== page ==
• Other harmful gases include:
      • sulphur dioxide which is formed by the oxidation of impurities in fossil fuels
      • and nitrogen oxides which are formed atmospheric nitrogen is oxidised during the combustion process.
    • Both of these species react with rain water to form acid rain.
  • 10. Alkenes and Epoxyethane
    • Alkenes are unsaturated. This means that they do not have the maximum possible number of hydrogen atoms.
    • The double bond in in alkenes is comprised of a covalent bond and a pi bond. The pi bond has electron density above and below the covalent bond and is weaker than a covalent bond.
    • Because of the weaker second bond alkenes are more reactive than alkanes.
    • There is no rotation around the double bond, this causes alkenes to have a planar shape.
  • 11. Reactions of Alkenes +H 2 catalyst Heat & pressure +Br 2 +HCl +steam & catalyst n Catalyst & heat Remember in the presence of alkenes bromine water decolourises H H – C –C – H H Br Br – C –C – H Cl – C –C – H OH – C –C – alkane C=C
  • 12. Epoxyethane
    • Epoxyethane is produced from ethene and air or oxygen in the presence of a silver catalyst.
    • The 3-membered ring is strained and results in high reactivity.
    • Epoxyethane is industrially important because it is hydrolysed to produce ethane-1,2 diol which is then used in the production of antifreeze and polyesters.
    O CH 2 CH 2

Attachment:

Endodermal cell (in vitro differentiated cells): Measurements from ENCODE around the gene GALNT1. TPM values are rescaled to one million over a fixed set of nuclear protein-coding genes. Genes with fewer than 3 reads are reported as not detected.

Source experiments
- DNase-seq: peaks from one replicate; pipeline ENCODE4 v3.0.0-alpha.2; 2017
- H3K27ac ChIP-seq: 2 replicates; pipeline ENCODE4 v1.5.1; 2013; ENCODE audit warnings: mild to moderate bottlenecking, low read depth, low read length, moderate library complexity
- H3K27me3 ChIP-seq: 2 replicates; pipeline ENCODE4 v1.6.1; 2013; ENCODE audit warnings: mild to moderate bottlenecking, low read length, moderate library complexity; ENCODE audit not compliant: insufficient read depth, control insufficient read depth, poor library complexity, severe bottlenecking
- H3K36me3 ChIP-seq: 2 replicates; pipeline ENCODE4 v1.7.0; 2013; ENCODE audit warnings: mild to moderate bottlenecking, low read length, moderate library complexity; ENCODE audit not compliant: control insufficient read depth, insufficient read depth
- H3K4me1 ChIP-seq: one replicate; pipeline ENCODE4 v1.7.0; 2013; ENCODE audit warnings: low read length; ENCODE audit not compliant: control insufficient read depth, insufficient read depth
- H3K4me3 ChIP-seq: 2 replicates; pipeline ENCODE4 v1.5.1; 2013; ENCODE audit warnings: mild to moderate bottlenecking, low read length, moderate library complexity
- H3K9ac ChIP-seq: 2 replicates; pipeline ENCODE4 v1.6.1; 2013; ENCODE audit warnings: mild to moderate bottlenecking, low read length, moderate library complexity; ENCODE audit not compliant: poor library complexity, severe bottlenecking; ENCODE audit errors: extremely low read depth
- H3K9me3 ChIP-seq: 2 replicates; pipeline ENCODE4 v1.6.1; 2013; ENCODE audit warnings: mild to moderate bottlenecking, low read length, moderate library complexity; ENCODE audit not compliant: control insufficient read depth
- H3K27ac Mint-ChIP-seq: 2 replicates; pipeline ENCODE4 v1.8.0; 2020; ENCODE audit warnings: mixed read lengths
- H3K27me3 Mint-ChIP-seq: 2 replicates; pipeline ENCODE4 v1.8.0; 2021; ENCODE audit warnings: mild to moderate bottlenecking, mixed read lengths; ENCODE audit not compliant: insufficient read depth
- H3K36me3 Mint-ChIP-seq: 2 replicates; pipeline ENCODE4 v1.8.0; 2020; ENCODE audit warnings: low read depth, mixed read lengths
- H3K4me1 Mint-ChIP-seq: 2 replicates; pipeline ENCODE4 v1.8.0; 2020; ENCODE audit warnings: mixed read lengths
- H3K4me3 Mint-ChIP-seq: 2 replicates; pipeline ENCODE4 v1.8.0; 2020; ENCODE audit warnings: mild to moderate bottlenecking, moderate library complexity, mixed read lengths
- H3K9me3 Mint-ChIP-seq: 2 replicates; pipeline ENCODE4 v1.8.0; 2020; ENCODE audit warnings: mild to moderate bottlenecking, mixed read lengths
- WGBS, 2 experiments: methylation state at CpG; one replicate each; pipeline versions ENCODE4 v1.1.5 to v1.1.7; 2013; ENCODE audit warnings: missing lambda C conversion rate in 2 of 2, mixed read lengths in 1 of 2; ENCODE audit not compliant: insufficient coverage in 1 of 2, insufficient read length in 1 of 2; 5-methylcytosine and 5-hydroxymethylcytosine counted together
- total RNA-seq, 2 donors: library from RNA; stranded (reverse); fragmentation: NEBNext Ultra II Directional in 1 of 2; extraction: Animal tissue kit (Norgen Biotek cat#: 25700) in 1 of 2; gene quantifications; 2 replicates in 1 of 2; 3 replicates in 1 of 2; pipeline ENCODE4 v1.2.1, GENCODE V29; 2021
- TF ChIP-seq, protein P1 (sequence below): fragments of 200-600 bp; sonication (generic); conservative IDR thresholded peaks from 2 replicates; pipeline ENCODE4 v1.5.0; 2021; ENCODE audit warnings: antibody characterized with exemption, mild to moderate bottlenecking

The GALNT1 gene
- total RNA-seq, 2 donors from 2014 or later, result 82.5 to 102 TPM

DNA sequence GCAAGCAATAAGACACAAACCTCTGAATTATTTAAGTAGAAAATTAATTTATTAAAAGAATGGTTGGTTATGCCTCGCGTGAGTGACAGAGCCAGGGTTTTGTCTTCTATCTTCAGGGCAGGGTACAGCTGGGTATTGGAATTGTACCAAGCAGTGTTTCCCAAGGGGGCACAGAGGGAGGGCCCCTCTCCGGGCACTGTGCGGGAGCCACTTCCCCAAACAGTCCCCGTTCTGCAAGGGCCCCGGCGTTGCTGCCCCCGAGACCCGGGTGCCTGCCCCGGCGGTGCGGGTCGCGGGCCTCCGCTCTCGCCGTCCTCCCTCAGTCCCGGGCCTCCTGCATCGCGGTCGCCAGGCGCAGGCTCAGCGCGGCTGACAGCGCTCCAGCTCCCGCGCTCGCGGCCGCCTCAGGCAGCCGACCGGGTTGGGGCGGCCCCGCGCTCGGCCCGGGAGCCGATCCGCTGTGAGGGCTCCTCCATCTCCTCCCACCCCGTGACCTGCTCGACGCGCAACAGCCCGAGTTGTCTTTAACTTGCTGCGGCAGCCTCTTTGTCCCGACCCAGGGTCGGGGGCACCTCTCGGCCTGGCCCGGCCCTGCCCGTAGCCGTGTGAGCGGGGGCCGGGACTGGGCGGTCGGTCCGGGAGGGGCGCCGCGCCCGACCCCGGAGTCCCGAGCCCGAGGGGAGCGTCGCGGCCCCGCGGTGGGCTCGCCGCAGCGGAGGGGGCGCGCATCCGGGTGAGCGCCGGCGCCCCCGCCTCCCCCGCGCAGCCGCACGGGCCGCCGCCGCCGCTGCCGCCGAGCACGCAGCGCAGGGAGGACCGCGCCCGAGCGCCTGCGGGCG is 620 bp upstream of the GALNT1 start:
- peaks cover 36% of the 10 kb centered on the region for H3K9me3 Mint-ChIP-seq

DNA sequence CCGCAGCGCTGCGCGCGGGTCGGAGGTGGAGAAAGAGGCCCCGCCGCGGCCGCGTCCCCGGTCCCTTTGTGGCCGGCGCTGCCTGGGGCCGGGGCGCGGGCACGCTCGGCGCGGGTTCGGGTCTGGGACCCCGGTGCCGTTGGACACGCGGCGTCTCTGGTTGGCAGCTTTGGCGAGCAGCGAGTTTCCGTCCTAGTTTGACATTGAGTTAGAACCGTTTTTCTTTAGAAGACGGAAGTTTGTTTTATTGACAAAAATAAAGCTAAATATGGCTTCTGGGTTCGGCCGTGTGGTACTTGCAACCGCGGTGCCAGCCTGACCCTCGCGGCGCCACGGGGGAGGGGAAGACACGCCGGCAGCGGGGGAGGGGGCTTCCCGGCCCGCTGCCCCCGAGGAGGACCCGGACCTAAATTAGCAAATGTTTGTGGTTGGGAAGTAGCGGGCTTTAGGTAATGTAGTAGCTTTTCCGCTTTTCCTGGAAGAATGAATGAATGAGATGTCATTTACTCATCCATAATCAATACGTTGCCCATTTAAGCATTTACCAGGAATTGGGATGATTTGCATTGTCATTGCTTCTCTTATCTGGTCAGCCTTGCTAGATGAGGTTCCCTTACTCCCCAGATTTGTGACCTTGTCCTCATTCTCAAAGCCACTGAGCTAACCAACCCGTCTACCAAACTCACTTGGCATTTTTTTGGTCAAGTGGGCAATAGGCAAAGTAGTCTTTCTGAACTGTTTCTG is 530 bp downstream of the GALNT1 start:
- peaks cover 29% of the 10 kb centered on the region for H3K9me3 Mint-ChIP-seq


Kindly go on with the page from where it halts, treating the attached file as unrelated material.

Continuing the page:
• 13. Haloalkanes
    • Haloalkanes contain polar bonds. This is because the halogen is more electronegative than the carbon.
    • This results in the carbon atom being slightly positive and attractive to electron rich species.
    • Reactions resulting from this type of attraction are called nucleophilic substitution.
    C Br : CN -  -  + The carbon atom of the CN - ion donates a pair of electrons to the haloalkane and the C –Br breaks with loss of a bromide ion. A new C –CN bond is formed.
  • 14. Elimination
    • On heating bromoethane with a strong base dissolved in ethanol, hydrogen bromide is eliminated and ethene is formed:
    • CH 3 CH 2 Br CH 2 =CH 2 + HBr
    • KOH/ethanol
  • 15. Alcohols Primary Secondary Tertiary Alcohols are classified according to the number of carbon atoms bonded to the carbon atom adjacent to the OH group. C OH C C C C OH H H C C OH H C C
  • 16. Manufacture of Alcohols
    • Alcohol for human consumption is produced by natural fermentation. Yeasts produce enzymes which catalyse the reaction called zymases.
    • Industrially it cheaper to form ethanol for solvent by the hydrolysis of ethene.
    • It is cheaper to obtain ethanol in this manner because it is produced in a continuous process
  • 17. Reactions of Alcohols
    • Oxidation of primary alcohols produces an aldehyde.
    • Aldehydes produce a silver mirror with Tollen’s reagent
    • Secondary and tertiary alcohols produce ketones upon oxidation these do not give a silver mirror with ketones.
    • Heating alcohols with sulphuric or phosphoric acid causes them to eliminate water and produce alkenes
  • 18. Summary
    • Nomenclature and Isomerism
      • Naming of organic compounds is systematic it depends on chain length and functional groups it allows us to identify isomers
    • Petroleum and Alkanes
      • Most of our hydrocarbon come from crude oil, they are used extensively for fuel. But this can cause environmental problems
    • Alkenes and Epoxyethane
      • Alkenes have a double bond which makes them much more reactive. They are a useful feedstock for the plastics industry
    • Haloalkanes
      • These molecules have polar bonds which results in them being susceptible to nucleophilic attack.
    • Alcohols
      • The reaction of this series of compound depend on whether they are primary, secondary or tertiary. He primary being much more readily oxidised than the others.